Why RIM should not sell the BlackBerry brand–and why it should

Rumors about a potential sale of BlackBerry-maker Research In Motion (RIM) have been circulating for months, due largely to the Canadian company’s ongoing struggles to retain its place in the competitive mobile market and compete with the likes of Apple, Google and others. 

This week, those rumors came to head when news broke that Microsoft and Nokia have considered making a joint bid for RIM and the BlackBerry brand. And Amazon.com also reportedly reached out to RIM about the possibility of a takeover or partnership, though RIM supposedly quickly refused.

As a BlackBerry watcher and loyal RIM customer, I’ve always kept a close eye on the company and its options for the future. Whether or not you believe the most recent BlackBerry buyout rumors, one thing about the BlackBerry maker is crystal clear: RIM is in trouble and some drastic changes are in order if the company hopes to ever regain a semblance of the success it had in the mid-to-late 2000s–and an all-out BlackBerry buyout could potentially be in the cards for RIM.

What follows are two good reasons why RIM should refuse any BlackBerry buyout offers, and two reasons RIM might want to sell the BlackBerry brand post haste.

Why RIM should stay its course and refuse a buyout

The potential promise of BlackBerry 10

RIM is about to roll out a brand new smartphone OS, which could potentially reignite consumer interest in the brand. If–and it’s a big If–RIM is able to successfully steal consumer attention away from Apple and Google and eventually woo enough developers to start building an impressive app catalogue for BlackBerry 10, the OS launch could breathe new life into the Canadian company.

RIM could also potentially license BlackBerry 10 or other future BlackBerry software to additional hardware manufacturers, if it’s able to convince those manufactures that consumers really want BlackBerry software. Right now, it doesn’t really make sense for device makers to license RIM’s software since consumer demand for it is diminishing. But a successful BlackBerry 10 launch could turn the tables.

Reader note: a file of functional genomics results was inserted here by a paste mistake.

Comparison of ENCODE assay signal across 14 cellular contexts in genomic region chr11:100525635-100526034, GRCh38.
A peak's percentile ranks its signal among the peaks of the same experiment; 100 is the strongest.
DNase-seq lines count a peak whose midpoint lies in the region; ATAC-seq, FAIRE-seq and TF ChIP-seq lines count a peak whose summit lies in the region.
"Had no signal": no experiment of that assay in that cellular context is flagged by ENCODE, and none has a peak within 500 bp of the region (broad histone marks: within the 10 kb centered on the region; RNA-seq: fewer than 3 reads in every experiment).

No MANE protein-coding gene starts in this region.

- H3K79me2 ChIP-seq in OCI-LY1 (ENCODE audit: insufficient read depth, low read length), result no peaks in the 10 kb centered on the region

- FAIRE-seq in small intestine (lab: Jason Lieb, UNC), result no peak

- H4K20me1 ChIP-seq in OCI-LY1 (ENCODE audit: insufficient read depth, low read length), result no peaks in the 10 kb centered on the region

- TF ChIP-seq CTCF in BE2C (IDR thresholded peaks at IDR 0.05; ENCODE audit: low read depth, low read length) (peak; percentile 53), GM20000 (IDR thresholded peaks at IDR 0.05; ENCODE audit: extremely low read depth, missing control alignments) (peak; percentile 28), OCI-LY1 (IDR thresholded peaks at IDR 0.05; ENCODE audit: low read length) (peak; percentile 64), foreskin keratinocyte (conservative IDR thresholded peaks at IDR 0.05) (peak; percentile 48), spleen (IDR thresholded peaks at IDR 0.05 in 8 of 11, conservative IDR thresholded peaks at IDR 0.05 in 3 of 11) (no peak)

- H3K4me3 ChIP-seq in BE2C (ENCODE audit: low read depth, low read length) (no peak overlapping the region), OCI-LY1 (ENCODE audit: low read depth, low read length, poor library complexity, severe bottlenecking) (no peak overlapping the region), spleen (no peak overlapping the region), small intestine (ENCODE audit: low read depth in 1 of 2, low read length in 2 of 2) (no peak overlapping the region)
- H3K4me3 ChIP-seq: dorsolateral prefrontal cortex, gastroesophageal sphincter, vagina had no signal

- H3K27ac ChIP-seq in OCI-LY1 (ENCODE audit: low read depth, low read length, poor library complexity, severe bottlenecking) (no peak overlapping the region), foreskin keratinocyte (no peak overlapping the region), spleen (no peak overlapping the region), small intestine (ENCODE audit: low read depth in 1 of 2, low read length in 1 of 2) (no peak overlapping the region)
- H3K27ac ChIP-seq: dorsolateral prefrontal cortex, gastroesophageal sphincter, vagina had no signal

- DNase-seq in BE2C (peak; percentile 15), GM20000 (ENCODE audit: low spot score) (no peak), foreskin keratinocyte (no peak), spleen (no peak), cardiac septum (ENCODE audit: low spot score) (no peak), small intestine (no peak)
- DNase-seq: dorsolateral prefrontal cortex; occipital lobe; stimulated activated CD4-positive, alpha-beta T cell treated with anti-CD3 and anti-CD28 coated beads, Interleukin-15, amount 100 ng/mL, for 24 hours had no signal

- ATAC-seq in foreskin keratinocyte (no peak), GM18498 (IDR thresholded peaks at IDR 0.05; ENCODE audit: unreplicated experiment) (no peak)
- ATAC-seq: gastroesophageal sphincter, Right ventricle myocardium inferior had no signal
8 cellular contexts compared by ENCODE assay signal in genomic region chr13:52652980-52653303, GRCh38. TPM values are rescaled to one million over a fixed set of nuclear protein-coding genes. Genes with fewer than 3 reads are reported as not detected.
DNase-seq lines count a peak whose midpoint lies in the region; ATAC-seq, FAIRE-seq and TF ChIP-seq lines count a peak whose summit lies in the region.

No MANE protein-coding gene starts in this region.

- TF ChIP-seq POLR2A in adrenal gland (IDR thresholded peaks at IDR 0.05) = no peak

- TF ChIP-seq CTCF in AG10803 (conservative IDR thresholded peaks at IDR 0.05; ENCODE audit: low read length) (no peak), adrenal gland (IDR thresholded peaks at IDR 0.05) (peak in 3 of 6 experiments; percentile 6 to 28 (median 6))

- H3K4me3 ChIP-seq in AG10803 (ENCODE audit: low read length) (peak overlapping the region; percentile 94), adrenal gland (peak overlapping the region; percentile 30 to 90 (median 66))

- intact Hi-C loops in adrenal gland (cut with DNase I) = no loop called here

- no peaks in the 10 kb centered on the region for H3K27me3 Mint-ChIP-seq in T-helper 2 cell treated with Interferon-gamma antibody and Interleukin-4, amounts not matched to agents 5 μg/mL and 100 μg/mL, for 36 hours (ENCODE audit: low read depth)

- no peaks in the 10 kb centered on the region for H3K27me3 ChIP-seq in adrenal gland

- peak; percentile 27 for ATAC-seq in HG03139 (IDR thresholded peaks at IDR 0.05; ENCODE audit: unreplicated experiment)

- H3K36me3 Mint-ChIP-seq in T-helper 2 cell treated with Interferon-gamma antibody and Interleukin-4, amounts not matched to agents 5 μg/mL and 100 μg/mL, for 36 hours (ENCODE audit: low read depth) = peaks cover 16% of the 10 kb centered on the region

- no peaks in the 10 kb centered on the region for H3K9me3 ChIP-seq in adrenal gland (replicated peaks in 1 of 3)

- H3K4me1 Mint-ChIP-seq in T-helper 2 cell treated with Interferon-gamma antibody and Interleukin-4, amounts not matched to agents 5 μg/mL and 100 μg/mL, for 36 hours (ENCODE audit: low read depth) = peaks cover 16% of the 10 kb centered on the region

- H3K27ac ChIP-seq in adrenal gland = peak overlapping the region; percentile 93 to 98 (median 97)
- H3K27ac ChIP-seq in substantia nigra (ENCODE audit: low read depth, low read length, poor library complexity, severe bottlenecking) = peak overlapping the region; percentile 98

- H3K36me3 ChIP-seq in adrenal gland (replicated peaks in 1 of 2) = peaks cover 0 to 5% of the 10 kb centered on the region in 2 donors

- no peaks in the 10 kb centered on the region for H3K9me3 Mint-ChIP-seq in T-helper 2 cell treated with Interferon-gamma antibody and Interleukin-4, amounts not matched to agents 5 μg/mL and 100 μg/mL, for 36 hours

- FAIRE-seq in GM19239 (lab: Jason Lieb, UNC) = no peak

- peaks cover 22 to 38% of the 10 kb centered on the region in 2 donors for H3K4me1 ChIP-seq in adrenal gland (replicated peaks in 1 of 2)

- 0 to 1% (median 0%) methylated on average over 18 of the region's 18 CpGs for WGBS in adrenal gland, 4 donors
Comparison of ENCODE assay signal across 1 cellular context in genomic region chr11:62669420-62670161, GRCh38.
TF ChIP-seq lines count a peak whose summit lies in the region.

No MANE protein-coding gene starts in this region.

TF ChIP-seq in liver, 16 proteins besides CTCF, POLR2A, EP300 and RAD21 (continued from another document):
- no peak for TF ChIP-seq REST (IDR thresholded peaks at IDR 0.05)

It’s possible that BlackBerry 10 could be the stepping stone RIM needs to get back on track, and as such, it makes sense for RIM to resist buyout offers and focus on making BlackBerry 10 a success.

RIM and the enterprise

RIM still has a strong foothold in the enterprise, which is nothing to scoff at; businesses spend big bucks on enterprise mobility software, and RIM’s BES is still a solid source of income for the BlackBerry maker.

Enterprises, unlike consumers, are far less emotional and spontaneous when it comes to mobile devices and software, so organizations, particularly large ones, are less likely to jump ship on RIM without serious consideration. And many of these organizations are comfortable with RIM products and have already invested mucho dinero in RIM software and services, and in training staffers on that software.

To capitalize on this, RIM plans to unveil a new device management product in 2012, called BlackBerry Mobile Fusion, which will allow IT administrators to manage not just BlackBerry devices, but also Google Android and Apple iOS smartphones and tablets. With BlackBerry Mobile Fusion, RIM is acknowledging that other devices and mobile platforms are here to stay in the business world, and it’s doing its best to help customers support these new devices with familiar software–and keep them as RIM customers.